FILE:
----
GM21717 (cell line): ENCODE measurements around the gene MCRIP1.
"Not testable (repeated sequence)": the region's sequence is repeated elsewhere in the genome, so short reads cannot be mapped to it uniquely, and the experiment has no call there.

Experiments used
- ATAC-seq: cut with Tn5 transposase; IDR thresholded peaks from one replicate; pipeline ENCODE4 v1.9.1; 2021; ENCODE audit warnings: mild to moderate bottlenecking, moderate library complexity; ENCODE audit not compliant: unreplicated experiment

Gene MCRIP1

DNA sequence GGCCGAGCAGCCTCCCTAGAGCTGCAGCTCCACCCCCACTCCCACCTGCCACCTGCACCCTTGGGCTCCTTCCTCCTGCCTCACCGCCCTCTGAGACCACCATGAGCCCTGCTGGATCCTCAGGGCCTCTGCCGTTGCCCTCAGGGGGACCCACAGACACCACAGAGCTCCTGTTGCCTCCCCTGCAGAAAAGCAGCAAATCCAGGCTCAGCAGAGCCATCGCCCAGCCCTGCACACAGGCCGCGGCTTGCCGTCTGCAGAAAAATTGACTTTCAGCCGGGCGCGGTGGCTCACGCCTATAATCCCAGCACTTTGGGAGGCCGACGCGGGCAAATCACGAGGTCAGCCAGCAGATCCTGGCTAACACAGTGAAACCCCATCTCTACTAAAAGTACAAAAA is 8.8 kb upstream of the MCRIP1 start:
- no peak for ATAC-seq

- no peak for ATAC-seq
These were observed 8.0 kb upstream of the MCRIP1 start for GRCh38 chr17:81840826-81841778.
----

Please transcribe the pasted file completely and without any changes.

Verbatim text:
GM21717 (cell line): ENCODE measurements around the gene MCRIP1.
"Not testable (repeated sequence)": the region's sequence is repeated elsewhere in the genome, so short reads cannot be mapped to it uniquely, and the experiment has no call there.

Experiments used
- ATAC-seq: cut with Tn5 transposase; IDR thresholded peaks from one replicate; pipeline ENCODE4 v1.9.1; 2021; ENCODE audit warnings: mild to moderate bottlenecking, moderate library complexity; ENCODE audit not compliant: unreplicated experiment

Gene MCRIP1

DNA sequence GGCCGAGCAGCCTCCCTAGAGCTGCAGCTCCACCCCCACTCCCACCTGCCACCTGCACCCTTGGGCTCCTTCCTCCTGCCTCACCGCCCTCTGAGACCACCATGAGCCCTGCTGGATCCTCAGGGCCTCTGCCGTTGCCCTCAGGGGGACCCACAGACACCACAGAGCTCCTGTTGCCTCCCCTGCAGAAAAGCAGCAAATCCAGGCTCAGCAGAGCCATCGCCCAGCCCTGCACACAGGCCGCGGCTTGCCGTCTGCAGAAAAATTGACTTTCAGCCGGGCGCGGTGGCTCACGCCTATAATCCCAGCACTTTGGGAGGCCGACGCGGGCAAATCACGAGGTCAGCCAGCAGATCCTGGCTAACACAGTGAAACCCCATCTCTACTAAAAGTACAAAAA is 8.8 kb upstream of the MCRIP1 start:
- no peak for ATAC-seq

- no peak for ATAC-seq
These were observed 8.0 kb upstream of the MCRIP1 start for GRCh38 chr17:81840826-81841778.